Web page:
It is a truism that the weaker and more crisis-ridden a nation, the more seriously it takes the foreign press. Pakistan is a very good example. Foreign correspondents, particularly those who do their business in English, are rock stars there. Their stories are prolifically reproduced, followed up and discussed in the Pakistani media. Many enjoy enormous access within the Pakistani establishment besides, indeed, their own powerful embassies. A critical story, or a significant exposé, is analysed also in terms of mysterious motives and conspiracy theories. Places like Kabul, Baghdad and Cairo, of course, are in a different category altogether, given how much more important the Western capitals’ perceptions are to them. But India of 2012? At least I am astounded to see the 1970s’ conspiracy theories resurface, particularly one on a Hindi channel that suggested the recent attacks by the “American media” were just a payback for our warming up to Iran, particularly the Manmohan Singh-Ahmadinejad meeting. And, of course, that the “attacks” were at the behest of the American government.
But why should we journalists self-flagellate when the prickliness of our political establishment is what sets the trend anyway? For more than a decade now, this establishment has glowed under constant, unquestioning and even breathless praise from the Western media. With the odd exception of an Arundhati Roy or a Pankaj Mishra and indeed the entire Guardian, the Western media has been nothing but flattering about the post-reform India story. The New York Times’s Tom Friedman has done more to build the India story globally than many scores of Indian diplomats over these years. Until the other day, when asked why they couldn’t see any fault with Manmohan Singh and India, many prominent foreign journalists used to say, because everybody wants India to succeed, nobody wants India to fail. Are we responsible for leaving the same people so disappointed? The honest answer is, yes. The prime minister himself is an honest, self-effacing man and an intellectual. If he reflects on the two adjectives used in the latest Washington Post report, “silent” and “tragic”, he would probably admit to one and worry about the other. He has been silent, even more so in his second term than in the first, and following the leader, others have gone into the trenches as well. Nothing has hurt the India story more substantively than the silence of the reformer. So he has to change, rather than complain. And tragic? How would he himself describe his own legacy if the Indian reform story, which he launched, is now dismantled under his own watch? That is why he should be worried more than complaining.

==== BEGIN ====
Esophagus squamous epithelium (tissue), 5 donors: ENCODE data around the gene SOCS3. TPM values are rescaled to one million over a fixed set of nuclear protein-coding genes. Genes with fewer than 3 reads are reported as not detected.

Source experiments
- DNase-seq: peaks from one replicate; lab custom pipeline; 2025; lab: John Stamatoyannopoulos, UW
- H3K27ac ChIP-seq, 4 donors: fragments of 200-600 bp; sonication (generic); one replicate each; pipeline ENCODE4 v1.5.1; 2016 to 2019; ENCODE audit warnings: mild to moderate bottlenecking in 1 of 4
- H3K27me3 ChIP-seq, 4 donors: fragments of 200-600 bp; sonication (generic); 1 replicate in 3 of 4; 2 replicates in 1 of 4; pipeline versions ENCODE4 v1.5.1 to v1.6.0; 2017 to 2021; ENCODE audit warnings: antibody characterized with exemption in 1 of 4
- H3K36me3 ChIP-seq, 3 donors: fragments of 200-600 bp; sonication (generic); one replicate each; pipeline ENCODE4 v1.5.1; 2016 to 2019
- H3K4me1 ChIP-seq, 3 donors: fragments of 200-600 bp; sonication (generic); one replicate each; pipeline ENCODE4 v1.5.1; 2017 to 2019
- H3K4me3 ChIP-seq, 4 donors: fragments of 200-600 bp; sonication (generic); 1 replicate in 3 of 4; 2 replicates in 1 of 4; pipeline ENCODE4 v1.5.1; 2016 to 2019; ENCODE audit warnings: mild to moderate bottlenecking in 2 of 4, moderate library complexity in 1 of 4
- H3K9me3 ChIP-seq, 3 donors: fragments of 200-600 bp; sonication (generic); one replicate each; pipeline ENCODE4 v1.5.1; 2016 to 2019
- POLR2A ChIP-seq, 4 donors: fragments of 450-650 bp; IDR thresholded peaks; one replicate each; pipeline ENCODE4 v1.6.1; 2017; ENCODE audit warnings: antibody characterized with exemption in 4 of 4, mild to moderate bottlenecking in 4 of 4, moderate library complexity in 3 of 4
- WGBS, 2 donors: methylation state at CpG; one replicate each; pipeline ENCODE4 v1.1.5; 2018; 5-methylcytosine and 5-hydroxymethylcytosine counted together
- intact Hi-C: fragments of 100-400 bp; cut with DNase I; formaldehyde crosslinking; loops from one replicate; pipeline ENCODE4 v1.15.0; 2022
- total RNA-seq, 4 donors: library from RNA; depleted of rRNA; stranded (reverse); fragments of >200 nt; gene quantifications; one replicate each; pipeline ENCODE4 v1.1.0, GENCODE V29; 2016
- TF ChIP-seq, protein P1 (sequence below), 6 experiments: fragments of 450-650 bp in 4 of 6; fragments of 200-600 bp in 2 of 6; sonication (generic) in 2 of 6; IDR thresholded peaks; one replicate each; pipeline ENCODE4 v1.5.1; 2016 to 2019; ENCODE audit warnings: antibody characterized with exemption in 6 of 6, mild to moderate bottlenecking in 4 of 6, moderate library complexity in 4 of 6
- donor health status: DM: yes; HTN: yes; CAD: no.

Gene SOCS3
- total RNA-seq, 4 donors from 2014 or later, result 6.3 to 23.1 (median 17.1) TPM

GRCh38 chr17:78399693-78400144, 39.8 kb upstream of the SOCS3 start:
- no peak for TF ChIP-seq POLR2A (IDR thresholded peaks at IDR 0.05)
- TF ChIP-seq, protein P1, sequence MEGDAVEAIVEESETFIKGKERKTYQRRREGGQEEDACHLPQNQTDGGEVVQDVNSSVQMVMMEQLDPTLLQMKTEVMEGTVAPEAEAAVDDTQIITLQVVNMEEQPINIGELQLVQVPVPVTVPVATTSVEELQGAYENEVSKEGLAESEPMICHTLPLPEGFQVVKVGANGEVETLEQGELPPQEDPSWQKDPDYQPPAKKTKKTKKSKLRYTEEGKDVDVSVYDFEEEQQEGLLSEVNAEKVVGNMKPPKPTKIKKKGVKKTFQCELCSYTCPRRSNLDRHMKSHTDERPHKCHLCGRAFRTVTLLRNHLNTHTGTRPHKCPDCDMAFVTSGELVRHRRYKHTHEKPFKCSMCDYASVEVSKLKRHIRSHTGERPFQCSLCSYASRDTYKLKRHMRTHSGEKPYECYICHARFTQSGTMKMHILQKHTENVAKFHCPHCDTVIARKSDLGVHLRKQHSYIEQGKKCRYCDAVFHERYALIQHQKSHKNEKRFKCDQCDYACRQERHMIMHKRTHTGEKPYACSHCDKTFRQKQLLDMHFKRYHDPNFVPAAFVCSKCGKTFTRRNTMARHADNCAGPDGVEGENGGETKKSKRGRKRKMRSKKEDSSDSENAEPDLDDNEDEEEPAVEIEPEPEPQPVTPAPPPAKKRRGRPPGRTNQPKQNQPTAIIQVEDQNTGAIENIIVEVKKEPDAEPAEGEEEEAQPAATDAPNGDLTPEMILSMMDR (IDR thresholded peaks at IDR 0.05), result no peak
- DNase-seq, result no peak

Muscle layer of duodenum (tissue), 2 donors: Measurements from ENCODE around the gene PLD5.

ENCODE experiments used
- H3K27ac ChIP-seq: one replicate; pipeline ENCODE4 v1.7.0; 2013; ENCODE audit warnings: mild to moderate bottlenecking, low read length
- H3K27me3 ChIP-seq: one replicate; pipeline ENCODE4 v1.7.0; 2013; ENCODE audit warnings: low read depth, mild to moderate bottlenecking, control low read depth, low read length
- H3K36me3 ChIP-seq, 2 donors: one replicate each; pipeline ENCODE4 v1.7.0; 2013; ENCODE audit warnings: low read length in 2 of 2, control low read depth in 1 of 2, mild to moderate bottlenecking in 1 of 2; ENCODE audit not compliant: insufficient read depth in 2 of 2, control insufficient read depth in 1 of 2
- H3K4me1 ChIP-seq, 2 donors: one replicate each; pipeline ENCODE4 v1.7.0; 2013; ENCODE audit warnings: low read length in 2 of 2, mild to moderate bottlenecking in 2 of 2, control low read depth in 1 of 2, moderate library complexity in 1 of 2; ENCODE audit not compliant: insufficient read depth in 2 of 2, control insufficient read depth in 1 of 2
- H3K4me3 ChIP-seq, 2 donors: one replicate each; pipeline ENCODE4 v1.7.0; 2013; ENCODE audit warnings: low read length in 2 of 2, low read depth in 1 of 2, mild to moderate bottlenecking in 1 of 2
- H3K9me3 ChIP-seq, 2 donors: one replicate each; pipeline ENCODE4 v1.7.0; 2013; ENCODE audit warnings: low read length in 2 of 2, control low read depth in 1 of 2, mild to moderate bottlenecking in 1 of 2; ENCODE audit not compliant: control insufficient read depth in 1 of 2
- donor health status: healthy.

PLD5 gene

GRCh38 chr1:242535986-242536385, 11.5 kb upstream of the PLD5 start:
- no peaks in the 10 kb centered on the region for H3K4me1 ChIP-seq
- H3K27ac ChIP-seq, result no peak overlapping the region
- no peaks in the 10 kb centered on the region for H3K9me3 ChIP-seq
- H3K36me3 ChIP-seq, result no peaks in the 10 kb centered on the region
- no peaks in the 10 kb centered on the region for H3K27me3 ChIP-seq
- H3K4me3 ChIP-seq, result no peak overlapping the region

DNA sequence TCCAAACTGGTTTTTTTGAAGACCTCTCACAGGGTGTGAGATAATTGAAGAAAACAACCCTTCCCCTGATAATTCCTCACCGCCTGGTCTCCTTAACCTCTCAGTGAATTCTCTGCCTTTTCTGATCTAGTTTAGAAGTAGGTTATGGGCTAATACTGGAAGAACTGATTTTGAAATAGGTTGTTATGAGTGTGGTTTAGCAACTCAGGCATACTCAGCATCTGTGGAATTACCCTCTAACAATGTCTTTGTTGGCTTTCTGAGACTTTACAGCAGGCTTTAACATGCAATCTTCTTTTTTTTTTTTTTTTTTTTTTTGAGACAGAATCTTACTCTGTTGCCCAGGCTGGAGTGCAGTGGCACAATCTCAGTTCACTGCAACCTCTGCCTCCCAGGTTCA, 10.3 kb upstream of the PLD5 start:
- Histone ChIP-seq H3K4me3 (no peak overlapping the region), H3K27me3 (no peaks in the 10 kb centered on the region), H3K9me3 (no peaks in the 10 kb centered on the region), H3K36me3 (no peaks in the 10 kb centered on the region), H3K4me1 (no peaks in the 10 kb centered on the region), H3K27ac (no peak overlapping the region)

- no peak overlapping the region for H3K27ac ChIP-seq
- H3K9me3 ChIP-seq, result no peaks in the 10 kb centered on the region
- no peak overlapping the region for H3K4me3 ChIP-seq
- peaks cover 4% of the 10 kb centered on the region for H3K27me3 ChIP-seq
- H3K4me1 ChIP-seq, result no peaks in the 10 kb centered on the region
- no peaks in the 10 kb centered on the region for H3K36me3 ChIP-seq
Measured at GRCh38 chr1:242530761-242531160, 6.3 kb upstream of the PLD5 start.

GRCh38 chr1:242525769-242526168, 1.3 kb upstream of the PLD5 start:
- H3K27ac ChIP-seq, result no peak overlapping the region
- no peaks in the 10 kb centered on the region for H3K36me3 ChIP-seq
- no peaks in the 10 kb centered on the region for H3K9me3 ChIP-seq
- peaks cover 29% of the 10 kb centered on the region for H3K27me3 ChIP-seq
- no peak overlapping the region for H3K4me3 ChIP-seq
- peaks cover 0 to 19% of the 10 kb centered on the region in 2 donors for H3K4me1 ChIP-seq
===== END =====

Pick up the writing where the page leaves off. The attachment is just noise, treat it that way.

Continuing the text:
Postscript: Intrigued by a picture of Rajiv Gandhi on the cover of Penthouse as I browsed in a Washington bookshop in mid-1987, I picked up a copy. It had a full-length interview with Rajiv Gandhi, conducted by the famous Russell Warren Howe, a formidable foreign correspondent and former World War II Spitfire pilot who made his fame with a biography of Mata Hari and some infamy as someone who routinely talked statesmen and heads of state into giving him interviews that he promptly sold to Penthouse. I was then on a sabbatical of sorts, but it looked too juicy a story to pass up. So I promptly filed for India Today, where I worked. As expected, it unleashed a storm, with much name-calling within the PMO as to who was responsible for getting Rajiv caught in such an embarrassing mess. Protests were lodged with Penthouse and Howe, and both dismissed them gleefully, as you would expect.
Within days, I got my comeuppance, though. Rajiv had come visiting Washington and I was introduced to him at the embassy’s reception. I was too junior for prime ministers to know me, but as my name and affiliation were mentioned, there was a flicker of amused recognition in his eyes. “What are you doing here?” he asked me. I said I had taken a year off and was researching some strategic issues. “You have started well, with Penthouse,” he said, and turned to the next guest.
The Indian Express